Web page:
A doctor may also encourage you to check your blood sugar levels after you eat so that you can eat a snack to boost your blood sugar levels before they get any lower.

Dietary triggers

Sometimes something you ate can trigger a condition (temporary or chronic) that makes you feel dizzy. For example, eating certain foods has been linked with migraines, one symptom of which is dizziness.

Examples of foods known to cause migraine headaches include:

  • alcohol
  • chocolate
  • milk products
  • foods with monosodium glutamate
  • pickled foods
  • nuts

Drinking caffeine-containing products such as coffee or sodas may also contribute to dizziness in some people. Sensitivity to caffeine varies widely.

Caffeine is a stimulant and can increase your heart rate. Those with a history of heart-related problems and those who are older may not be able to tolerate these changes in heartbeat. Dizziness may be the result.

Some people with conditions like vertigo or Meniere’s disease may also find their dizziness gets worse after eating certain foods. These conditions involve the inner ear and can affect your balance. Trigger foods may include those with a high salt content, alcohol, and foods known to trigger migraines.

Complications of Type 2 Diabetes

It’s important to get your blood sugar under control to avoid these serious conditions:

  • Hypoglycemia . If your blood sugar falls below 70 milligrams per deciliter (mg/dL), it can lead to accidents, coma, and death.
  • Hyperglycemia . Blood sugar that goes above 180 to 200 mg/dL can give you heart, nerve, kidney, and vision problems. Over the long term, it also can cause coma and death.

Over time, people with type 2 diabetes may have other health problems:

  • Diabetic ketoacidosis . When you don’t have enough insulin in your system, your blood sugar rises, and your body breaks down fat for energy. Toxic acids called ketones build up and spill into your urine. It can cause coma and death if you don’t treat it.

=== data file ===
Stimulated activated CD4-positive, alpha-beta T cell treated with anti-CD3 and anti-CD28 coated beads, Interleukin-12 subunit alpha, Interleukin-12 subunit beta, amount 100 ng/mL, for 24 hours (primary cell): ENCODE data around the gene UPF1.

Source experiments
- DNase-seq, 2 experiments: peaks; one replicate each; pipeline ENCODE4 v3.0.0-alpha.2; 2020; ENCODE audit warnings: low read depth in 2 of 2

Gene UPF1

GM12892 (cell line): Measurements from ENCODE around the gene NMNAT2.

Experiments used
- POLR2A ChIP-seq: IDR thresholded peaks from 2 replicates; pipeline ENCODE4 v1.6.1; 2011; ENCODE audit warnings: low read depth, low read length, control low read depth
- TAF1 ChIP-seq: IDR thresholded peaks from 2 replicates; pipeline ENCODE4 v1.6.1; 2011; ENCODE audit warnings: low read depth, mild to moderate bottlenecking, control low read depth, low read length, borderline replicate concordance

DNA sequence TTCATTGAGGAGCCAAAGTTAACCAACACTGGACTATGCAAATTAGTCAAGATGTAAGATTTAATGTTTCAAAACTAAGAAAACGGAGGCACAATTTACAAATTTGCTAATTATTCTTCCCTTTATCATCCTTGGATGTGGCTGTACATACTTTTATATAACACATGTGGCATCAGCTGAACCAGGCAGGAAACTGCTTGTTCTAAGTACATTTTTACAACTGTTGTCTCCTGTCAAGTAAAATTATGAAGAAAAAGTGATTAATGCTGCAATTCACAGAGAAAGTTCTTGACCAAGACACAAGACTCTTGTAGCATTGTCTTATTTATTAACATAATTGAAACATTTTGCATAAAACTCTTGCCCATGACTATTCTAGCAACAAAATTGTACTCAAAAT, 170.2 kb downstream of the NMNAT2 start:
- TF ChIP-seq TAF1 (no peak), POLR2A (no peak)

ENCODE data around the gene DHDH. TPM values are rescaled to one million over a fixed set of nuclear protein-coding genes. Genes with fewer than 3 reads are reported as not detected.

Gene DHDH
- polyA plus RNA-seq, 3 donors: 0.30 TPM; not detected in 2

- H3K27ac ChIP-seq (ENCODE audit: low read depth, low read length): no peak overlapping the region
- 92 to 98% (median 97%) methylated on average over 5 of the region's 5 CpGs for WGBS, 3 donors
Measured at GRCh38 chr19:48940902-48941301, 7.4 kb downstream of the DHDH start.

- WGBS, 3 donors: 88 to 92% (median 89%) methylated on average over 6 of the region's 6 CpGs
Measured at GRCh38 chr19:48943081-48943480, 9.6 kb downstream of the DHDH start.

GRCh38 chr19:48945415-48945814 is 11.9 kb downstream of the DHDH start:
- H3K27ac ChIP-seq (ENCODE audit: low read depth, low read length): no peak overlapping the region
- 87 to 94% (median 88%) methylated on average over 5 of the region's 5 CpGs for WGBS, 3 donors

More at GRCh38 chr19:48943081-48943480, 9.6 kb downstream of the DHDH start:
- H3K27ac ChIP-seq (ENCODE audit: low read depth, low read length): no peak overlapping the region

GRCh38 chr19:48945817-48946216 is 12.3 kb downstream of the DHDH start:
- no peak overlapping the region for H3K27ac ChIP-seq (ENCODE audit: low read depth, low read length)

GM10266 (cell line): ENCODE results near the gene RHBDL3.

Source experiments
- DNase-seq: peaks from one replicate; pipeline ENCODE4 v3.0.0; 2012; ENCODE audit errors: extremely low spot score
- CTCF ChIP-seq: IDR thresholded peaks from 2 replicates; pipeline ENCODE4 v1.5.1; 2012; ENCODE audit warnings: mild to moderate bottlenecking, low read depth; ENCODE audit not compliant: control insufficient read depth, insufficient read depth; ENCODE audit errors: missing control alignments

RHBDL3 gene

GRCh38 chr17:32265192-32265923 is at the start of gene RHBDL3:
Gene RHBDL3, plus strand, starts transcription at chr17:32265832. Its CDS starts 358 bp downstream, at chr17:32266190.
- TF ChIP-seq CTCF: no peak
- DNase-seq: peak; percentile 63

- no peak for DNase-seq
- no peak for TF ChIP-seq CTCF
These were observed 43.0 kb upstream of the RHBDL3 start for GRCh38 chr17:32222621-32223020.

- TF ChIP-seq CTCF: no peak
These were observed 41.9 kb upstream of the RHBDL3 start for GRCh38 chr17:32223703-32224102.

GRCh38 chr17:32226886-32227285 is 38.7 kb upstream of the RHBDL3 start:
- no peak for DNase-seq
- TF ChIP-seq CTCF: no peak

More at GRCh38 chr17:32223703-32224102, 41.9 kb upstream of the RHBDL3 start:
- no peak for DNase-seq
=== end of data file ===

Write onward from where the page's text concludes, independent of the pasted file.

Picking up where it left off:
• Heart and blood vessel diseases. People with diabetes are more likely to have conditions like high blood pressure and high cholesterol, which play a role in heart disease. Also, high blood sugar can damage your blood vessels and the nerves that control your heart.
  • High blood pressure. Diabetes doubles your risk of high blood pressure, which makes you more likely to have heart disease or stroke.
  • Nerve damage (diabetic neuropathy) . This can cause tingling and numbness, most often in your feet and legs. But it can also affect your digestive system, urinary tract, blood vessels, and heart.
  • Eye damage. Diabetes can cause:
    • Glaucoma, a buildup of pressure in your eyes
    • Cataracts, a cloudiness of your lens
    • Retinopathy, which is damage to the blood vessels in your eyes
  • Kidney disease . Your kidneys may have to work harder to filter out the extra sugar, along with all the other waste products in your blood.
  • Hearing problems. Doctors aren’t sure why this happens, but they think high blood sugar levels damage the small blood vessels in your ears.
  • Skin problems . Diabetes can cause:
    • Infections. You’re more likely to get bacterial and fungal infections.
    • Itching. Causes include infections, dry skin, and poor circulation. You might notice it on your lower legs.
    • Acanthosis nigricans. These velvety darker areas can appear on your neck, armpits, groin, hands, elbows, and knees.
    • Diabetic dermopathy. Changes to small blood vessels that look like red or brown scaly patches. They often show up on your feet and the fronts of your legs.
    • Necrobiosis lipoidica diabeticorum. This rare condition also affects your blood vessels. It starts as a dull, red, raised area, but winds up as a shiny scar with a violet border. Your skin could itch or crack open. Women are more likely to get this than men.
    • Allergic reactions. You could get these in response to insulin or another diabetes medication.
    • Diabetic blisters(bullosis diabeticorum). These sores look like burn blisters and can show up on the backs of your fingers, hands, toes, feet, and sometimes legs or forearms.
    • Disseminated granuloma annulare. You might get red, brown, or skin-colored rings or arc-shaped raised areas on your fingers, ears, or trunk.